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Aquaponics System

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MOST Delta filament as guide.JPG This page was part of an MTU course MSE4777 OA and MSE4777 OB/MSE5777/EE4777/EE5777: Open-source 3-D printing

Please leave comments using the discussion tab. The course runs in the Fall semester. It is not open edit.


Scalable Aquaponics System Bins - !Concept![edit]

Project developed by [[[User:Mark Hansen|MarkHansen]] (talk) 04:48, 5 December 2019 (UTC)]
Status
This OSAT has been designed but not yet tested - use at own risk.
This OSAT has been prototyped.

You can help Appropedia by contributing to the next step in this OSAT's status.

Abstract[edit]

The OSAT project I wanted to tackle was Goal 2, "No Hunger". For this goal, I decided to design a scalable aquaponics system that can be modified to be used in most water sources (pond, lake, river, ocean inlet). The idea behind this prototype is that you can buy a singular block and then scale the layout later. This is especially helpful for third-world countries where individuals are living off about a dollar a day and can only afford one block to start.

This design for a scalable aquaponics system is to be able to purchase one block at a time for people living on about a dollar a day and then sell their plants to buy more blocks. The design of the block is made so that each block can be fit together like a puzzle piece. There is about a 2.5% grade inside the block so that water can flow from the top to the bottom through the soil.

Also included is a small bracket and motor design to push water to the plants. The goal for a small motor is to limit the flow through the soil as well as to reuse a plastic straw to guide the water. If there is no electrical power to be used then an individual would need to make a dam on a lake or live close to a river.

Some articles on the need for aquaponics systems in third-world countries can be found here [1], [2].

Aquaponics with plants.jpeg

Bill of Materials[edit]

  1. Full BOM -- Materials needed for fabrication of device and alternative materials
    1. open source CAD files and STLs found here [3]
    2. PLA
    3. Glue (if desired)
    4. Small DC motor (if desired) $3.00[4]
    5. electrical wire (if desired) $1.46[5]
    6. Battery holder (if desired) $2.21[6]
    7. Dowel Rods (if desired to not use sticks) $1.61 [7]

All open source CAD and STL files for 3D printing can be found here [8]. There are two block designs - one with a divider in the middle for smaller plants and one without a divider for larger plants.

For additional components such as the motor, battery tray to run motor, dowel rods, copper wires can be found here for $3.00[9], $2.21[10], and $1.46[11], $1.61 [12]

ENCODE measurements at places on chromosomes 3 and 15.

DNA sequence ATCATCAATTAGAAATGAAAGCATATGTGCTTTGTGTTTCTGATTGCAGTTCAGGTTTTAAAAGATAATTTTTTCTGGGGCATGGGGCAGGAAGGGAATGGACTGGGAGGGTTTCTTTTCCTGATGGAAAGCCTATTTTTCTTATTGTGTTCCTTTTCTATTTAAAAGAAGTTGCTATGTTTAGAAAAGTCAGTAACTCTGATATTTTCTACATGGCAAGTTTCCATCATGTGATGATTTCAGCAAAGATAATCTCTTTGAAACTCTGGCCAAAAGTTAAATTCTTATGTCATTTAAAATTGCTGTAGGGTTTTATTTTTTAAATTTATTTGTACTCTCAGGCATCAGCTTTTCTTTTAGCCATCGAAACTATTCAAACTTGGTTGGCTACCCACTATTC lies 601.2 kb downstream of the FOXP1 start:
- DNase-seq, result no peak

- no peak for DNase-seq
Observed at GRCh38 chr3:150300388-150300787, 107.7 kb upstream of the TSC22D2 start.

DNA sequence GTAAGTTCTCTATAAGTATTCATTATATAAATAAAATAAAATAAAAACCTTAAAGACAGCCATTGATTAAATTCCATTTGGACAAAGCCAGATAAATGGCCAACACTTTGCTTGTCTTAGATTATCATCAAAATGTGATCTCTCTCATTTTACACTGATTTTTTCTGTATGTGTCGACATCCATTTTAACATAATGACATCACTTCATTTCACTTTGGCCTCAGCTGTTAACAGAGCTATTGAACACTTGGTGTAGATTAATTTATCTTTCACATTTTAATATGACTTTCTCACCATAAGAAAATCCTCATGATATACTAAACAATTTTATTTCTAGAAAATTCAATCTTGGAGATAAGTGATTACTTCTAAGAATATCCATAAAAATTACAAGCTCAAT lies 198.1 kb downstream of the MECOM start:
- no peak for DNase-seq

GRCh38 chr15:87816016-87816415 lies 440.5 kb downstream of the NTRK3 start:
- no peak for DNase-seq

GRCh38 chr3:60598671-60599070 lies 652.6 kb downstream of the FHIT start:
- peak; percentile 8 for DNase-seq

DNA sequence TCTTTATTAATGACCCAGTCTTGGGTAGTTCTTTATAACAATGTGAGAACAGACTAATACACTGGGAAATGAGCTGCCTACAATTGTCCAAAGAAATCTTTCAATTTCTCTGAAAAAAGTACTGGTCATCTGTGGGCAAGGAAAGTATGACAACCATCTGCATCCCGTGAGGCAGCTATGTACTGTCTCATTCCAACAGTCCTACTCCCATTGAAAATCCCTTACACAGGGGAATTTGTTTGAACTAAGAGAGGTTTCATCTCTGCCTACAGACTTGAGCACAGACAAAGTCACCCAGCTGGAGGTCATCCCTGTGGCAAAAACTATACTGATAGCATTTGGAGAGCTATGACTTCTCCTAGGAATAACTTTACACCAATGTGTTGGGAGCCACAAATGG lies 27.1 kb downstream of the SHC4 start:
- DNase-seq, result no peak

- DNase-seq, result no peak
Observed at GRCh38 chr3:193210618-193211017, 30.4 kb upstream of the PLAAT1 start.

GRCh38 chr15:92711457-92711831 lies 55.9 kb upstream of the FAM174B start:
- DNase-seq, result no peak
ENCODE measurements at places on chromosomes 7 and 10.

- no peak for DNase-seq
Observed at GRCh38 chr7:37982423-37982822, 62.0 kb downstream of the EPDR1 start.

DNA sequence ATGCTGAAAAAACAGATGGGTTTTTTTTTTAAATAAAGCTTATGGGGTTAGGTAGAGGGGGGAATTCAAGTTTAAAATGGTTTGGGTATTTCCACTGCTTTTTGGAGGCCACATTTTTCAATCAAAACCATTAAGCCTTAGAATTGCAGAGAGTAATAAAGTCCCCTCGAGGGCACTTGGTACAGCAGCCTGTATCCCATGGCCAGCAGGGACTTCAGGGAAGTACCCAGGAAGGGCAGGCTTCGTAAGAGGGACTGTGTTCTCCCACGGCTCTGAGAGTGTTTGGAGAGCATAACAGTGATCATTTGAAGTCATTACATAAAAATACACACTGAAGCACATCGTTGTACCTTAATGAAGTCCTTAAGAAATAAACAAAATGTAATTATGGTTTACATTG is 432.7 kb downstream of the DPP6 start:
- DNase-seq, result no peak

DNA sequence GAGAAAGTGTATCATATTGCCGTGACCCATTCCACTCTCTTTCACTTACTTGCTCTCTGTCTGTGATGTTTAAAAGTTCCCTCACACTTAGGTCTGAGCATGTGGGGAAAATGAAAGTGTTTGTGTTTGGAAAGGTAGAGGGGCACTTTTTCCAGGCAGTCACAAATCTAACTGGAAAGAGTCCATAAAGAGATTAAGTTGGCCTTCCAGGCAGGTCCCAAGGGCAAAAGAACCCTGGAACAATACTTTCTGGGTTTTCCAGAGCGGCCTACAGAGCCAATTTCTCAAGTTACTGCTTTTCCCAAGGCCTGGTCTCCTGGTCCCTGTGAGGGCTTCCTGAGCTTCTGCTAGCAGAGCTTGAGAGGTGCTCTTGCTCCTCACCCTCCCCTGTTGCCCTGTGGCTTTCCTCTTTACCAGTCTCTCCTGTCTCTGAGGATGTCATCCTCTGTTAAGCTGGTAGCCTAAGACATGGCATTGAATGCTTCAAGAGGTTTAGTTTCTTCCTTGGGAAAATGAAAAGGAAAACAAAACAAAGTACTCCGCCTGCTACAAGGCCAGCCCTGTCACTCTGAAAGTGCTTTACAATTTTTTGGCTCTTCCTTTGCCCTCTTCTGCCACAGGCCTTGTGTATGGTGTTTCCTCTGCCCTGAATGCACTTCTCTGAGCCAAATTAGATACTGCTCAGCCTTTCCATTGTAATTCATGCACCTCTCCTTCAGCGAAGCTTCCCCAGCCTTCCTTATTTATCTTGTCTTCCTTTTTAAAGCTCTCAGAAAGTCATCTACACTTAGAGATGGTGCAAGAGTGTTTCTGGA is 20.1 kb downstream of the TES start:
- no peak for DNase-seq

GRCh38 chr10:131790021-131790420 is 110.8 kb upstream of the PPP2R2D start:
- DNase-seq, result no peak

Tools needed for fabrication of the OSAT[edit]

  1. MOST Delta RepRap or similar RepRap 3-D printer
  2. PLA filament
  3. some sort of glue to glue components together (if desired)
  4. Electricity for motor (if needed)

Skills and Knowledge Necessary to Make the OSAT[edit]

The design of this aquaponics system is easy to setup, but for more knowledge on how these types of systems work here are two links to a good article and video on how they work.

Technical Specifications and Assembly Instructions[edit]

  1. Print and Assembly Instructions
    1. To successfully print this design you can only print one block at a time (One with middle divider or one without). When printing and using a slicer make sure that the opening of the block is facing up in the Z direction. This will make sure that there are minimal overhanging areas. If desired you can add a support structure the area that needs them (inlet and outlet for water).
    2. After printing a block take a 1/4 inch dowel rod and insert it into one of the holes on the bottom. If hole is too tight you may need to shave some of the plastic off. If the dowel fits cut four pieces each the same length and insert to all four holes on the block (length is determined by water depth). The block should be several inches above water. Place structure into a shallow area of water.
    3. Once placed in water set up the motor with a straw at the intake and place on block so that water flows out and into the top of the slope in the block.
    4. Place all soil and plants into block and wait to grow.

If adding another block repeat substeps 1 through 4. If adding a block to the front or back of the system dowel rods will need to be different lengths. Simply slide the block into the matching puzzle piece slot. If placing side-by-side slide into the block and add another motor.

  1. Print time estimate: About 5 hours at 20% infill for block, About 1 hour for motor components
  2. Assembly time estimate: About 15 minutes
  3. Assembly (place cylindircal components together Aquaponics assembly with plants.jpeg

Common Problems and Solutions[edit]

  • Make sure that the puzzle pieces fit together properly
  • Make sure that holes for water align properly so that it can flow from one block to another

Cost savings[edit]

  1. For block alone it would cost about $0.66
  2. For adding other components it would total about $8.94
  3. No current commerical equivalent


Benefited Internet Communities[edit]

  • Backyard Aquaponics[15]
  • Aquaponics Nation [16]
  • DIY Aquaponics [17]
  • Practical Aquaponics Forum [18]
  • Urban Aquaponics [19]

References[edit]

  1. Article:Aquaponics-for-Developing-Countries.pdf, (2005) Available: https://www.aquaponics.com/wp-content/uploads/articles/Aquaponics-for-Developing-Countries.pdf
  2. Article: Aquaponics: a sustainable solution to food insecurity?, (2014) Available: https://www.theguardian.com/global-development-professionals-network/2014/oct/02/aquaponics-a-sustainable-solution-to-food-security

[[Category:Water]] [[Category:Food and agriculture]] [[Category:Health and safety]]